The average milk consumption of family members is the sum of individual consumption
divided by the number of members.
You will see in future years the usefulness of the comparison between mean and median.

Q  fractions

    simplifying fractions

Fractional calculus
is certainly not one of the most significant aspects of mathematical activity (it was several years ago, when the means of calculation were not widespread and it was important to work by hand with fractions).  However, it is important to work with ratios, to make some simplifications when needed, …  These scripts allow you to train yourself to perform some simple calculations:  try doing it by hand and compare the result with the computer.  The first does the calculation between fractions.  The second simplifies a fraction by finding the maximum integer by which the two terms are divisible (24 and 100 are both divisible by 4).  Of course it is not always useful to simplify a fraction; even in the case of the example, 24/100 is certainly more expressive than 6/25.
Faced with a "complex" calculation like the following (which I have to try to do by hand: 3/4 = 0.75,  3/4 + 0.25 = 1,  7.5 = 15/2,  15 / 2-5 / 2 = 10 / 2 = 5, …)  I can check the result  (of all or some part)  using the calculator seen above.  If I introduce  (3/4+7.5+0.25-5/2)*(3/2+7/10-1/2+4.3)  I get 36.

  3                5     3    7    1
( — + 7.5 + 0.25 - — )·( — + —— - — + 4.3 )
  4                2     2   10   2

R  divisors
To consolidate the mastery of numbers (and of the relationships between numbers) it is also useful to reflect and practice on which divisors are and  ...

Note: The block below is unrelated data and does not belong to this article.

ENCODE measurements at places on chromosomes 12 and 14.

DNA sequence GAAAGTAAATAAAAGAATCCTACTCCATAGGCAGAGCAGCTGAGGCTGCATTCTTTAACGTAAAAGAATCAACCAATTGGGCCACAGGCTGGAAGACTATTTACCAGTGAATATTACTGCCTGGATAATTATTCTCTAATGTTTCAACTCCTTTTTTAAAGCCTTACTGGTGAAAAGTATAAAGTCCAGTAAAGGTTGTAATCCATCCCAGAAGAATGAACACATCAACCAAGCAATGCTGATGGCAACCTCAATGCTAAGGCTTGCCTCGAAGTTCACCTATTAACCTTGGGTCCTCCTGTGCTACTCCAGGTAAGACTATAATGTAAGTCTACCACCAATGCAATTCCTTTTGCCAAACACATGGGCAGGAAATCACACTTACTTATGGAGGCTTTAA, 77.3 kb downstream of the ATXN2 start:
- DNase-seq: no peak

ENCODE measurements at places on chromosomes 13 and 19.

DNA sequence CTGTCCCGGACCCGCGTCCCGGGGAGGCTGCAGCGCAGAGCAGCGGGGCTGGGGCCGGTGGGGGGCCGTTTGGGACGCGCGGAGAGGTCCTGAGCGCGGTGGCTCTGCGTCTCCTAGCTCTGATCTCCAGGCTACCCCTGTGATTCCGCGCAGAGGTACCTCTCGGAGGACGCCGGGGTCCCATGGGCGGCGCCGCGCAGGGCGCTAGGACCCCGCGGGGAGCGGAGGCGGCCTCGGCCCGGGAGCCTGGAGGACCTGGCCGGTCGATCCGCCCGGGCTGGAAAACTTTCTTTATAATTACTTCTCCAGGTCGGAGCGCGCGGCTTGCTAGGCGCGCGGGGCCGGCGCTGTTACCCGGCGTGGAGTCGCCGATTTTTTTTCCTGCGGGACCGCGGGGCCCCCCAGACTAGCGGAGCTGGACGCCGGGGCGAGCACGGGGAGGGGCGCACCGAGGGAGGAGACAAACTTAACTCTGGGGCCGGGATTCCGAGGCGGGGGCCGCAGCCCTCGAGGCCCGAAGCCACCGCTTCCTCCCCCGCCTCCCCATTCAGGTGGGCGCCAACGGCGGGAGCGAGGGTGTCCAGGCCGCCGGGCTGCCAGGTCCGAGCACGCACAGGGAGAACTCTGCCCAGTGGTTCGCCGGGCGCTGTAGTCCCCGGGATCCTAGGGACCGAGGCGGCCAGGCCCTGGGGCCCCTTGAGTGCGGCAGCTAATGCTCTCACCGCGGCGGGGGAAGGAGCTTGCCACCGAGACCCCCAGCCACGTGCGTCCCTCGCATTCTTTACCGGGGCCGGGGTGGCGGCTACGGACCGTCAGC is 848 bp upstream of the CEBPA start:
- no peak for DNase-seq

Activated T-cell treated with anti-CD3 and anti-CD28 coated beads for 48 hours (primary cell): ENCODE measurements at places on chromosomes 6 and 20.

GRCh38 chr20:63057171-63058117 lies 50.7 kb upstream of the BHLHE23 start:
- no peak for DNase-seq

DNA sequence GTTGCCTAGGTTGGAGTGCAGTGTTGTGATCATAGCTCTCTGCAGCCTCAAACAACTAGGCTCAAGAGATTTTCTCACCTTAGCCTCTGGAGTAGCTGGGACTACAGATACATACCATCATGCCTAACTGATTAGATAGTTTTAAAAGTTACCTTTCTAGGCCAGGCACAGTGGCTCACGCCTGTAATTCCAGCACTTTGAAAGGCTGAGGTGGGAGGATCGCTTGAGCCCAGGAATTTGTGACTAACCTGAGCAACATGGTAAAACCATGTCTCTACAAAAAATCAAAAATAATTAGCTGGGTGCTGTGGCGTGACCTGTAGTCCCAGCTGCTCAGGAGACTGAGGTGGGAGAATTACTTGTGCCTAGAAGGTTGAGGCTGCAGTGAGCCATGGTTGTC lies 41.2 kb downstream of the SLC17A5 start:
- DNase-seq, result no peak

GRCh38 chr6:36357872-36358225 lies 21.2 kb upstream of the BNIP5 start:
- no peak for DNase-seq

S  prime factorization
  ... which of these are prime numbers.

T  sum angles of triangle                                
It is easy to deduce that the sum of the angles of a triangle is
a flat angle:  moving along the sides, I return to the initial
position by making half a turn, that is, rotating by 180°
 
    angles / sides / area of a triangle                                
It is possible to explore the links between the measurements
of the sides and angles of a triangle, explore their link with
the area of it, and conjecture the theorem proved below.
 

U  Pythagoras Theorem

         
The previous figures recall cases in which 3 angles or sides are enough to
know the other dimensions of a triangle.  A special case is that in which
an angle is right:  given two sides I can easily find the third.
                     

V  the measurements are approximate                
As we recalled in point H, in practice there are not many
figures with which we can know a quantity, especially if
we "measure it".

W  parables (and lines)                  
In addition to making calculations, formulas are also used to
describe figures, such as lines and parables.   With this script I
can easily draw both lines and parabolas, after having learned to
draw them by hand (for the lines reduce "a" until it is equal to 0).

   hyperbolas (functions with hyperbolic graph,
            even without calling it that)
                 
Our class goes to visit a museum. The price for schools is €10
plus €1 for each pupil. What is the graph of individual spending
as the number of participants varies, from 1 to 20? If the price